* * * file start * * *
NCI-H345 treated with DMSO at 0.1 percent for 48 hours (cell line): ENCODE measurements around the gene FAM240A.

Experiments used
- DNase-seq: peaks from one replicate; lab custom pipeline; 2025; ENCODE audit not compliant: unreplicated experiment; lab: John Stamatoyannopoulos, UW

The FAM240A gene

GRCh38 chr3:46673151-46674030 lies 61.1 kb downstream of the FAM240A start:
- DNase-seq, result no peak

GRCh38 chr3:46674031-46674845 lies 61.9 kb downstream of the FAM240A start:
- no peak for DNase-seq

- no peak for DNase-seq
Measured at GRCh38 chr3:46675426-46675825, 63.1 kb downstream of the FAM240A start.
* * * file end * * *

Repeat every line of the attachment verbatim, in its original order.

NCI-H345 treated with DMSO at 0.1 percent for 48 hours (cell line): ENCODE measurements around the gene FAM240A.

Experiments used
- DNase-seq: peaks from one replicate; lab custom pipeline; 2025; ENCODE audit not compliant: unreplicated experiment; lab: John Stamatoyannopoulos, UW

The FAM240A gene

GRCh38 chr3:46673151-46674030 lies 61.1 kb downstream of the FAM240A start:
- DNase-seq, result no peak

GRCh38 chr3:46674031-46674845 lies 61.9 kb downstream of the FAM240A start:
- no peak for DNase-seq

- no peak for DNase-seq
Measured at GRCh38 chr3:46675426-46675825, 63.1 kb downstream of the FAM240A start.